Farmers in Nitrate Vulnerable Zones who have not yet invested in storage facilities to meet the regulation have only a short window to act.
Producers must be aware of the time it takes for planning permission to be granted and to get the work done, warned The Dairy Group’s Becky Floate. “Farmers need to get slurry calculations done if they haven’t already done so, contact their local planning authority and make arrangements for extensions to existing stores and new stores so they are in place by 1 January 2012.”
But according to the Environment Agency’s Julian Wardlaw, getting planning permission can be a long process. “If you are only just thinking about putting in planning permission now then you could be pushing the deadline.”
He said the EA was concerned there may be significant numbers of livestock farmers in NVZs who had not made preparations for the closed period other than to work out their storage calculations.
This would support findings from the NFU’s Dairy NVZ Survey released last month, which found 45% of the 150 farmers surveyed between September and November 2010 did not have sufficient storage, with a fifth of farmers not planning to invest to comply with the NVZ programme.
If farmers don’t have sufficient storage in place then they will be breaching nitrate regulations, said Mr Wardlaw. “Farmers have had three years to invest in storage, which we believe has been sufficient time to make changes. However, we may take-in to account issues where farmers have genuinely tried to install the appropriate storage, but this will be judged on a case by case basis.”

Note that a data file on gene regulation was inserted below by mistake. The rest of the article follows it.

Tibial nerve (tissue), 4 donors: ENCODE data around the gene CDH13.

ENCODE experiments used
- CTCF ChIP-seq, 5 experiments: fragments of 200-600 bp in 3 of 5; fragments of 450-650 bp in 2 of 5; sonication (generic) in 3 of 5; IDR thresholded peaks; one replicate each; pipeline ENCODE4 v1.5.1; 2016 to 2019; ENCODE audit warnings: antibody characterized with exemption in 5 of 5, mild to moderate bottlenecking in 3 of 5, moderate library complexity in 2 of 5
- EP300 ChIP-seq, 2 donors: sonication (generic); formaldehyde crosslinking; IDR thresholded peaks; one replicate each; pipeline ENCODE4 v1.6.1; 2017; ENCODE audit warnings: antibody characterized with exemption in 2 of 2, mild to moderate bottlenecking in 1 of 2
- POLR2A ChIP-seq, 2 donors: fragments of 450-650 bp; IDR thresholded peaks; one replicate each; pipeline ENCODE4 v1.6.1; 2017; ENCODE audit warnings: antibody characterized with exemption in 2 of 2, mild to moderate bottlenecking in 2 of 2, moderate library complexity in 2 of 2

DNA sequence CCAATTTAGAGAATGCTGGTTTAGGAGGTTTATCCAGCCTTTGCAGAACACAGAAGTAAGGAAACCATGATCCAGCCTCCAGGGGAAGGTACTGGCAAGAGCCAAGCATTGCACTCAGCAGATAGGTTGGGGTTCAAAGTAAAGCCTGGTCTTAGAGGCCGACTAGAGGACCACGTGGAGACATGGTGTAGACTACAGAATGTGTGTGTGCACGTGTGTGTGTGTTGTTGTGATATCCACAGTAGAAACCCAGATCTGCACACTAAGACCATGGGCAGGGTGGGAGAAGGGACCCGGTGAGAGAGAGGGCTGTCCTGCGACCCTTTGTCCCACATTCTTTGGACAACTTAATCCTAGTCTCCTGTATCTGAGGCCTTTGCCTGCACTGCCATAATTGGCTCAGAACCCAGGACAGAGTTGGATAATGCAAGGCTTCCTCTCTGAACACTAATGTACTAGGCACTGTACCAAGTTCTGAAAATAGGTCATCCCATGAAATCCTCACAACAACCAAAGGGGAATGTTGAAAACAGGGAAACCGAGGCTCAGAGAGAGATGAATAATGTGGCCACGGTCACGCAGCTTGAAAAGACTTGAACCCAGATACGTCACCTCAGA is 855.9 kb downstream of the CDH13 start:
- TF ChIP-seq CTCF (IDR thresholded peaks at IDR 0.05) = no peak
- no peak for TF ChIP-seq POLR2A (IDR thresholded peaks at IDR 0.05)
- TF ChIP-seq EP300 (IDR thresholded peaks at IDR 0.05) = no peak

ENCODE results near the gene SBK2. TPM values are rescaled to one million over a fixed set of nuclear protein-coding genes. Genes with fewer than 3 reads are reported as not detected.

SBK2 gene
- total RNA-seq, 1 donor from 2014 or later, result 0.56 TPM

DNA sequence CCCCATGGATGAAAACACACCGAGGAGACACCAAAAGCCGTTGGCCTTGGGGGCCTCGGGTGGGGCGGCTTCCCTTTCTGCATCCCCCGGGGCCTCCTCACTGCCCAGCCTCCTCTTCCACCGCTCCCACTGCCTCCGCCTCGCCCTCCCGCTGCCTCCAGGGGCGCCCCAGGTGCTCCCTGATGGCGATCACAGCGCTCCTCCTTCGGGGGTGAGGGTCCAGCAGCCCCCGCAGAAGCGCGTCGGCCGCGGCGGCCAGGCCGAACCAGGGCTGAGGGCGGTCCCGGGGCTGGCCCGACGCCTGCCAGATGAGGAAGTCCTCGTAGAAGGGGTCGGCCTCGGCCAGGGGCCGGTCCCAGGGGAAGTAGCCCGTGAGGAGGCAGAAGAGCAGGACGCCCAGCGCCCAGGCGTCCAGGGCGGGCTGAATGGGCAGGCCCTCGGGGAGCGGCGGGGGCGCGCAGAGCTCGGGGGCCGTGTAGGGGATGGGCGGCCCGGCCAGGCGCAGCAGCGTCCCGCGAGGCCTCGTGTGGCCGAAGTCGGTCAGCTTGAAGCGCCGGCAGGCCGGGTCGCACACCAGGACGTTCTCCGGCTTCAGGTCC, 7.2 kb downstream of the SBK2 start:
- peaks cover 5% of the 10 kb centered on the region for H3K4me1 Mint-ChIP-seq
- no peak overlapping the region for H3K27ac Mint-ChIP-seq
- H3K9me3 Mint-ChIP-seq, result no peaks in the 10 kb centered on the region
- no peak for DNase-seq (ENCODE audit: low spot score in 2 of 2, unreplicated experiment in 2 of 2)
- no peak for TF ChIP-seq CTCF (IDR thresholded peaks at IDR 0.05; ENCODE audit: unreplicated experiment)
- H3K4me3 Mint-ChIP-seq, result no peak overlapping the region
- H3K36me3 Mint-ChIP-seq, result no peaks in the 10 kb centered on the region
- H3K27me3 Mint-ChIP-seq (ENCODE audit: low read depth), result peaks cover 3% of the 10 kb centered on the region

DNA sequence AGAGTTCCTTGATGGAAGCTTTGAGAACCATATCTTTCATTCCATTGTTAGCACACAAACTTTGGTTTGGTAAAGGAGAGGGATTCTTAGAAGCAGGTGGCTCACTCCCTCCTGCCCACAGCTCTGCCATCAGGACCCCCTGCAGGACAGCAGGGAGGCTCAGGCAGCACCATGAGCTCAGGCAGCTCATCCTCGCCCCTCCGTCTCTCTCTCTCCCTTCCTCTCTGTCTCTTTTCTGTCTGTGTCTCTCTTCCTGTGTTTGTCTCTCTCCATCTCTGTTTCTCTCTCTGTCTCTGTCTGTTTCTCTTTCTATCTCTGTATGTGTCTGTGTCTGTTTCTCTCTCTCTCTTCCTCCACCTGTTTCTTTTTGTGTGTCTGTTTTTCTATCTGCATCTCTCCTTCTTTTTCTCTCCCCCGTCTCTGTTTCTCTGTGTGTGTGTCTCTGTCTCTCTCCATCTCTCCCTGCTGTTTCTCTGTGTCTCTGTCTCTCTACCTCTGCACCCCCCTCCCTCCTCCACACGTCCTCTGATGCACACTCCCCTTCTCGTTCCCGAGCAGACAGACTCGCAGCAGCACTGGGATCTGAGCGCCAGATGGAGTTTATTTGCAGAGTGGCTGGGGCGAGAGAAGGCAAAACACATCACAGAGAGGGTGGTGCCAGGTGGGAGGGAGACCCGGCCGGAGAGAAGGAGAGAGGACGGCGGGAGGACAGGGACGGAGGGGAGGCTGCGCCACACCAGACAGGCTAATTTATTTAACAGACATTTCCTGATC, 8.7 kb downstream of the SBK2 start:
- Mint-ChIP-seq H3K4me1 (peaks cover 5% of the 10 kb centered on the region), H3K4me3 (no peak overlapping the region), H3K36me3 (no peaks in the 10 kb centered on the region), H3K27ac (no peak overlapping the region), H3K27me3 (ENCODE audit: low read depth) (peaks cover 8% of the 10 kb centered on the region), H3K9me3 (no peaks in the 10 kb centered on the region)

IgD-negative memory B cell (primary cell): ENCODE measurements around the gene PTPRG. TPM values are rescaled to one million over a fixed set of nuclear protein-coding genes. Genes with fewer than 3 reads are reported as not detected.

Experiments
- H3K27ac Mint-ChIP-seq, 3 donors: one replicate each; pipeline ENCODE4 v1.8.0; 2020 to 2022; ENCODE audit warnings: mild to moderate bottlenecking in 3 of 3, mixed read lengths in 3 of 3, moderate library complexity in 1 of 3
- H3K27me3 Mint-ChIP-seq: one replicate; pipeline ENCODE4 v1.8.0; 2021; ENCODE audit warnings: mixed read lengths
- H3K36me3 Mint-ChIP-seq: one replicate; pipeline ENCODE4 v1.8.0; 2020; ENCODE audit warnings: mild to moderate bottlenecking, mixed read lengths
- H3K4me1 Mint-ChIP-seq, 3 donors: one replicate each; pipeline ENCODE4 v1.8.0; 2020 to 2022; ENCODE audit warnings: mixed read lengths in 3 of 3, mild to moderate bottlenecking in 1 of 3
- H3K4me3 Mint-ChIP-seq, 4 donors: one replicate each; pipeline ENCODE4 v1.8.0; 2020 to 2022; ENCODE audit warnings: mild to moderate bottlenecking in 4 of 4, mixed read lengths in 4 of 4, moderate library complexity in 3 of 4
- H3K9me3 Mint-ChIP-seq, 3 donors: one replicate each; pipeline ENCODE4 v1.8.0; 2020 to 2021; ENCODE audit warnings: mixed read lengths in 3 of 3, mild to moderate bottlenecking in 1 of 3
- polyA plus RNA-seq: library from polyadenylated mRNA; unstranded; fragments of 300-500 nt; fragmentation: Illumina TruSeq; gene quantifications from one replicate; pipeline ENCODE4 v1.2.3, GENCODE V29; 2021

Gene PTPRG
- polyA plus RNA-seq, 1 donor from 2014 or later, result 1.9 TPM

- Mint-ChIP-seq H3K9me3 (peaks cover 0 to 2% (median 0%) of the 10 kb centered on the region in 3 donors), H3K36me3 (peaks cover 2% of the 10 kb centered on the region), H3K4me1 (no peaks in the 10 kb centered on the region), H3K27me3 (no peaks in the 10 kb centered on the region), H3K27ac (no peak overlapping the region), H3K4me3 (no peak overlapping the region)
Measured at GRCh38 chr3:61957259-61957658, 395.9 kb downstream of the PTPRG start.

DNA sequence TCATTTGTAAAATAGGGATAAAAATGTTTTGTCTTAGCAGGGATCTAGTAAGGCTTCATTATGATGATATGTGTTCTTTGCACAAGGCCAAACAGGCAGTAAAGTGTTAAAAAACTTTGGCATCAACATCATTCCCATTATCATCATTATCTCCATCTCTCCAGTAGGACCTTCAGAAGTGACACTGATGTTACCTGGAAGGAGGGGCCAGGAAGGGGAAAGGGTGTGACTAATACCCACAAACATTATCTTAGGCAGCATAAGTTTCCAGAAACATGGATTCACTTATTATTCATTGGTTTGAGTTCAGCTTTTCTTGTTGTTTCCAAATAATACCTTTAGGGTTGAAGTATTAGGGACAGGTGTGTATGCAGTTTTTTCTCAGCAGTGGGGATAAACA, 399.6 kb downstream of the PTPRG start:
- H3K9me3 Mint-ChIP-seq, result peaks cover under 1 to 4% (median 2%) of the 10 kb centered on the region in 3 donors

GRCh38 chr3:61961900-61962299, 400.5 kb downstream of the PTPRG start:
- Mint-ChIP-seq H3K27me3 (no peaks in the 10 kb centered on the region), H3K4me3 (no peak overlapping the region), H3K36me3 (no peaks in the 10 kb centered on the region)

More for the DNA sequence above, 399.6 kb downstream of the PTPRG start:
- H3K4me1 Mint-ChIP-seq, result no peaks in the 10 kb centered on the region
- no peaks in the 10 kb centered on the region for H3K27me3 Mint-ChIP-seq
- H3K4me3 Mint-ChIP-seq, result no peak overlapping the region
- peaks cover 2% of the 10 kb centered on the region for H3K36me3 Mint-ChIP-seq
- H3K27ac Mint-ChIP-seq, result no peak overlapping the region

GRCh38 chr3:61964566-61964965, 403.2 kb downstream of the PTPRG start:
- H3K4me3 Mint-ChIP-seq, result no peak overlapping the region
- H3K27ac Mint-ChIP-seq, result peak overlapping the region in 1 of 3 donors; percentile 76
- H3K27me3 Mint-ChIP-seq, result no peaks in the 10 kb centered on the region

Example circumstances he said the EA may take in to account were issues around planning permission, contractor availability, equipment supply and tenancy issues. He also stressed that when existing or new facilities were being built or expanded they must comply with the construction standards of the SSAFO Regulations and the farmer must notify the EA before they are used.
However, worryingly the NFU survey also found 25% of respondents didn’t know what the NVZ requirements were. But as Ms Floate explained, if farmers who were in an NVZ zone hadn’t already completed some records then they were already in breach of cross compliance.
All farmers last year should have already calculated and recorded the slurry volume that needed to be stored and the current available storage volume.
“By 30 April Farmers must collate accurate average livestock numbers for 2010 and update slurry storage calculations. If they had a grassland derogation in 2010 they must send the EA records of livestock numbers, imports/exports of manure, fertiliser inventory and area of different crops to show they have complied with the terms of the grassland derogation. This is important as this is the first time this has been required,” said Ms Floate.
Fertiliser plans also need to be made before any applications, and field records need to be up to date within one week of application.
But as Mr Warlaw said these regulations will helps farmers better manage their slurry. “Putting in additional storage means farmers can make more beneficial use of slurry.”
If you are worried about NVZs or don’t quite understand what to do, then contact the Environment Agency direct on 08708 506 506. An NVZ record keeping checklist is also available from DEFRA online.
• Find out more about NVZs at Grassland and Muck 2011. It takes place on 18 and 19 May at Stoneleigh, Warwickshire.